The Practical Paradigm: Specialized Exercises Explained

TAGS: sports movement, sport-specific, specialized exercises, Jeff Moyer, Verkhoshansky, sports mastery

“The essence of sports activity lies in the movement of the human body” (5).

As the adage goes, exercise is like medicine. As a medical professional, you must know the different classifications of drugs before prescribing them. I believe that coaches who have written about specialized exercises don’t have an understanding of the biomechanics of sport movements and more often confuse the classifications as working definition, leading to misguiding practical examples.

Everything that was once old is now new again, and specialized exercises are sadly becoming part of this trend. In the United States, the “strength and conditioning” industry has moved like an inchworm with the popularization of old concepts. Born out of the 1960s and 1970s, “functional training” and “sport-specific exercises” are the stepchildren of these concepts. Because of tremendous websites like DoctorYessis.com, CVASPS.com, and elitefts™, publications coming from Ultimate Athlete Concepts of Dr. Yessis’s work and translated material from Dr. Bondarchuk, Dr. Verkhoshansky, Dr. Issurin, and Dietrich Harre, the concepts of specialized exercises are becoming more widely discussed and accepted. However, like most things, our industry loves to play the telephone game. Therefore, someone will catch wind of an original idea, and that idea will pass its way through enough ears and mouths that by the end it becomes something totally different.

Outside of Dr. Yessis' work, no one has thoroughly explained what criteria constitute a specialized exercise, what they are, how they can be used, how they should be implemented into a training program, or how to progress them through the process of achieving sports mastery.

“No natural phenomenon can be understood without carefully considering how it emerged” (3).

My intent for this article is to give a little history of specialized exercises, give the criteria for what specialized exercises are, give practical examples of how and why it is important to simultaneously improve technique and the physical abilities as it relates to technique, and examine the current state of their development. As Dr. Natalia Verkhoshansky so kindly puts it, “Sport is the art of movement. Our job is to improve movement.”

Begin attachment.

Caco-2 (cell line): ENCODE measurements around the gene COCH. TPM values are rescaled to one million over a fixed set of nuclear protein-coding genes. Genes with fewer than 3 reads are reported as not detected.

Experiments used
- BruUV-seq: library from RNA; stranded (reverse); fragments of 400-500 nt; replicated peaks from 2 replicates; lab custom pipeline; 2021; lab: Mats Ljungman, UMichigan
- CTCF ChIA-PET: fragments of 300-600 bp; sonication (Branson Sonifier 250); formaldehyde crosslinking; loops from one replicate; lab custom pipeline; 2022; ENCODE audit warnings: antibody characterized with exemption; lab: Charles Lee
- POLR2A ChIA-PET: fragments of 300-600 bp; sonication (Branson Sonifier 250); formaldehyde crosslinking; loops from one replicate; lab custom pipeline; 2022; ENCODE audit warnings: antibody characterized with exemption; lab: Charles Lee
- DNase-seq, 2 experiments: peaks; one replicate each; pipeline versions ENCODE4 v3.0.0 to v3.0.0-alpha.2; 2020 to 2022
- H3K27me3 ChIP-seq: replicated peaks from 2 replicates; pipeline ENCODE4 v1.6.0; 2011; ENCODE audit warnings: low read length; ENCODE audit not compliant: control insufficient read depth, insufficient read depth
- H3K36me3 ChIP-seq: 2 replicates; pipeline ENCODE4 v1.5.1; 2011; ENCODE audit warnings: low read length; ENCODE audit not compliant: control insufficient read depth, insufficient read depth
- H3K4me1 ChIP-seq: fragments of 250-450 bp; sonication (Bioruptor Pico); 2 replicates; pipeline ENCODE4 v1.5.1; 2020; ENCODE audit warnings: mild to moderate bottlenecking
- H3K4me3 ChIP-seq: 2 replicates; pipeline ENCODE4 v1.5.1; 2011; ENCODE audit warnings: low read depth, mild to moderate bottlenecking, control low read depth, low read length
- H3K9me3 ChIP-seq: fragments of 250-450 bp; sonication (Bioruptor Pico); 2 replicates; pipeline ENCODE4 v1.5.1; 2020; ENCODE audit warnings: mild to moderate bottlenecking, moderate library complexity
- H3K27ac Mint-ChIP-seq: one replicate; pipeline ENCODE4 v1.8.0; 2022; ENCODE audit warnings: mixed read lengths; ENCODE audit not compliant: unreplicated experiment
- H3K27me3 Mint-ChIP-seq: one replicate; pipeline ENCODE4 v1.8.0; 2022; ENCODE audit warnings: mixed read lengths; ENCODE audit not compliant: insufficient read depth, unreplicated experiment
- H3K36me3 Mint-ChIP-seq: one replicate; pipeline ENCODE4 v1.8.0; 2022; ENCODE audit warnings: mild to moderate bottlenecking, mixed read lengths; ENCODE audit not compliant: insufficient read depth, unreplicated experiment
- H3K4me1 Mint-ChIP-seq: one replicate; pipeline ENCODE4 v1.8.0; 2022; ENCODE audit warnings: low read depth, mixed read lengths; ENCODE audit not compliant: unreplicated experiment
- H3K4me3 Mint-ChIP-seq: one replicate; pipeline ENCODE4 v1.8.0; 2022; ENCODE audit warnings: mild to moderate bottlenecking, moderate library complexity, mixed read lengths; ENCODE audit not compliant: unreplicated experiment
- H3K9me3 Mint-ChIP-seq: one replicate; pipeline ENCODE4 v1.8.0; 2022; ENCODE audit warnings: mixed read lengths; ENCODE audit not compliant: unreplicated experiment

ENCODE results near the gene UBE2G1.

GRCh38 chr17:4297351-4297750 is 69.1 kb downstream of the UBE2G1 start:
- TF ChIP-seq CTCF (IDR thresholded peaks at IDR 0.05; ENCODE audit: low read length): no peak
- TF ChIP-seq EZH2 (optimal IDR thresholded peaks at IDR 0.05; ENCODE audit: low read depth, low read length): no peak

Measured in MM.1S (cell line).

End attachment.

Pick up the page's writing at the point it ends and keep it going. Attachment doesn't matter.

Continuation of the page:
L. Matveyev was the first one to propose the definition of specialized exercises as an exercise that “includes elements of the competitive actions, their variants, as well as actions essentially similar to them in form of character of displayed abilities…aimed at mastering the forms of movement, and developing exercises to improve physical qualities” (2). What was the background of the development of the concept of specialized exercises in the Soviet sport science and practice?

Since the dawn of the Soviet sport system, mastery of technical preparation of the athletes had always been of primary concern. The outstanding Soviet neurophysiologist Nikolai Bernstein, who coined the term biomechanics, was the first fundamental scientist to study human movements and how they are organized. The Soviets associated biomechanics with the field of motor learning and motor teaching as a means to technically prepare their athletes. For a Soviet coach, it was fundamental to have a good understanding of sport technique.

Specialized exercises were born out of necessity in order to improve the technique of performing the competition exercise. In essence, these exercises constitute the means of improving a specific motor skill. A motor skill is defined as “a learned sequence of movements that combine to produce a smooth, efficient action in order to master a particular task.” At the time, the most accepted way to realize this learning was the so named “part-whole” method of motor teaching. With the “part-whole” method, the whole skill is first demonstrated. Then the whole skill is broken down into the constituent parts, which are practiced in isolation as preliminary exercises. After improving in these parts, the whole skill is practiced. So the specialized exercises were used as the preliminary exercises, which helped to improve the technique of execution of the competition exercise. However, it was not clear how to break down the whole skill into the constituent parts without the risk of losing “the feel of whole movement.” The question for coaches then became, how to find the correct preliminary exercises?